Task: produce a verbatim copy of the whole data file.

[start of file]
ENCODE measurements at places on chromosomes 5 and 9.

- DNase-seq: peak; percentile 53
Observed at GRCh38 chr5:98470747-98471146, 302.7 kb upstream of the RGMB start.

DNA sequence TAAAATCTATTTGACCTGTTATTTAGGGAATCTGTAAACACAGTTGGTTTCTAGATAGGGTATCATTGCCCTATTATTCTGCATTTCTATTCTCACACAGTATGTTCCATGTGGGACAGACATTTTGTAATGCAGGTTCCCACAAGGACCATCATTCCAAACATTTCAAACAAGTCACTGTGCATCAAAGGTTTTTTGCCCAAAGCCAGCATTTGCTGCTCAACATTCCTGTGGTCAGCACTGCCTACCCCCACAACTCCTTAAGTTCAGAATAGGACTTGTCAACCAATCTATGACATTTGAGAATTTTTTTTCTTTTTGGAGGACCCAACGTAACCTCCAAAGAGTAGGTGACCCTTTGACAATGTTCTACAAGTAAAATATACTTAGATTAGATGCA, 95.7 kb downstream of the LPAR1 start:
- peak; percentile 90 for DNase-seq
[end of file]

ENCODE measurements at places on chromosomes 5 and 9.

- DNase-seq: peak; percentile 53
Observed at GRCh38 chr5:98470747-98471146, 302.7 kb upstream of the RGMB start.

DNA sequence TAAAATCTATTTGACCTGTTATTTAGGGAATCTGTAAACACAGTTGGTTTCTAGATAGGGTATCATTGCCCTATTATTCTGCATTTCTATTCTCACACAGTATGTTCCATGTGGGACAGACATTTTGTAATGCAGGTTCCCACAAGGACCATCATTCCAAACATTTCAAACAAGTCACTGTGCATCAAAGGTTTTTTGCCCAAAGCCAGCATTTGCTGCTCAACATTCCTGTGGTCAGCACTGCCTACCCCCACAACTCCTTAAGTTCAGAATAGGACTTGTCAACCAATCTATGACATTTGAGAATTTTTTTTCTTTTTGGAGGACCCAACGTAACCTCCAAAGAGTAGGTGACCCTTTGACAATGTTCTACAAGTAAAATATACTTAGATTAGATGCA, 95.7 kb downstream of the LPAR1 start:
- peak; percentile 90 for DNase-seq